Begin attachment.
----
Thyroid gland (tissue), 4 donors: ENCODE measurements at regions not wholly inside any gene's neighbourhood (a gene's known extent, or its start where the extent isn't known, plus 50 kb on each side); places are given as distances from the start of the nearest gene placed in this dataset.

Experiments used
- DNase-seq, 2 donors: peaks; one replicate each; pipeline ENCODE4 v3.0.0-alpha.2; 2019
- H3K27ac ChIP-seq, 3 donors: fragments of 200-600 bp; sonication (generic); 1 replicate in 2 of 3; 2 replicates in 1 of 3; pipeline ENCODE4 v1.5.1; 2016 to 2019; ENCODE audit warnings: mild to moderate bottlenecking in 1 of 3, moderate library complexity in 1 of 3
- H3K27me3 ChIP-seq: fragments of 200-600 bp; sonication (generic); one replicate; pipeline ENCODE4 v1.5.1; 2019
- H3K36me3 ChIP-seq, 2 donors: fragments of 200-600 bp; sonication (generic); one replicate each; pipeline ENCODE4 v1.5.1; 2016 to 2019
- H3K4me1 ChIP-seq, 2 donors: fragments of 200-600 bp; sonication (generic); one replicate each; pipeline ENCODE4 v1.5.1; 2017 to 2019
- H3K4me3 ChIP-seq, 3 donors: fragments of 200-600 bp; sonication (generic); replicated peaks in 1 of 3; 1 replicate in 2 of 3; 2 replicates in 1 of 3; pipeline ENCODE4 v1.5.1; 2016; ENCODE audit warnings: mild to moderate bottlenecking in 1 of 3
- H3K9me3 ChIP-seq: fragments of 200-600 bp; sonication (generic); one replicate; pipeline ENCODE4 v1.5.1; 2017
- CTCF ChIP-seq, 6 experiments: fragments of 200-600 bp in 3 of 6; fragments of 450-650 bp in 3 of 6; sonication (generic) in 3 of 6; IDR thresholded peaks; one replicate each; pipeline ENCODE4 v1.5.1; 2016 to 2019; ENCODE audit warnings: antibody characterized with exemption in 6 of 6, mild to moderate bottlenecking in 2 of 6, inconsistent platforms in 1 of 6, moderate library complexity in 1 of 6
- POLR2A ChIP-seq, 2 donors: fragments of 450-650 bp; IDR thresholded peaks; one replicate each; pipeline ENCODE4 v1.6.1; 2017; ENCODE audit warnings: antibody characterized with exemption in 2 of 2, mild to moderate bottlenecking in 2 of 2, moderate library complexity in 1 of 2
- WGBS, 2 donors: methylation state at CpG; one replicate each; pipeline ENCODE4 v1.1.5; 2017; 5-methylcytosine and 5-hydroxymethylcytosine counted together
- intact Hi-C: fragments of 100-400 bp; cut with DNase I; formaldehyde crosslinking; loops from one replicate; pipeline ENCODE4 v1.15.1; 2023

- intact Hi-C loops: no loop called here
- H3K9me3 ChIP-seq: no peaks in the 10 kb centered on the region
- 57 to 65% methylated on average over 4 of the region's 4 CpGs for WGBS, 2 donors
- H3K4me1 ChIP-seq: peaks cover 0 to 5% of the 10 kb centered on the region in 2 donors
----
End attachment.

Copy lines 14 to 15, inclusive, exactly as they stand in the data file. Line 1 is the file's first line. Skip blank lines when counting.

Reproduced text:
- intact Hi-C loops: no loop called here
- H3K9me3 ChIP-seq: no peaks in the 10 kb centered on the region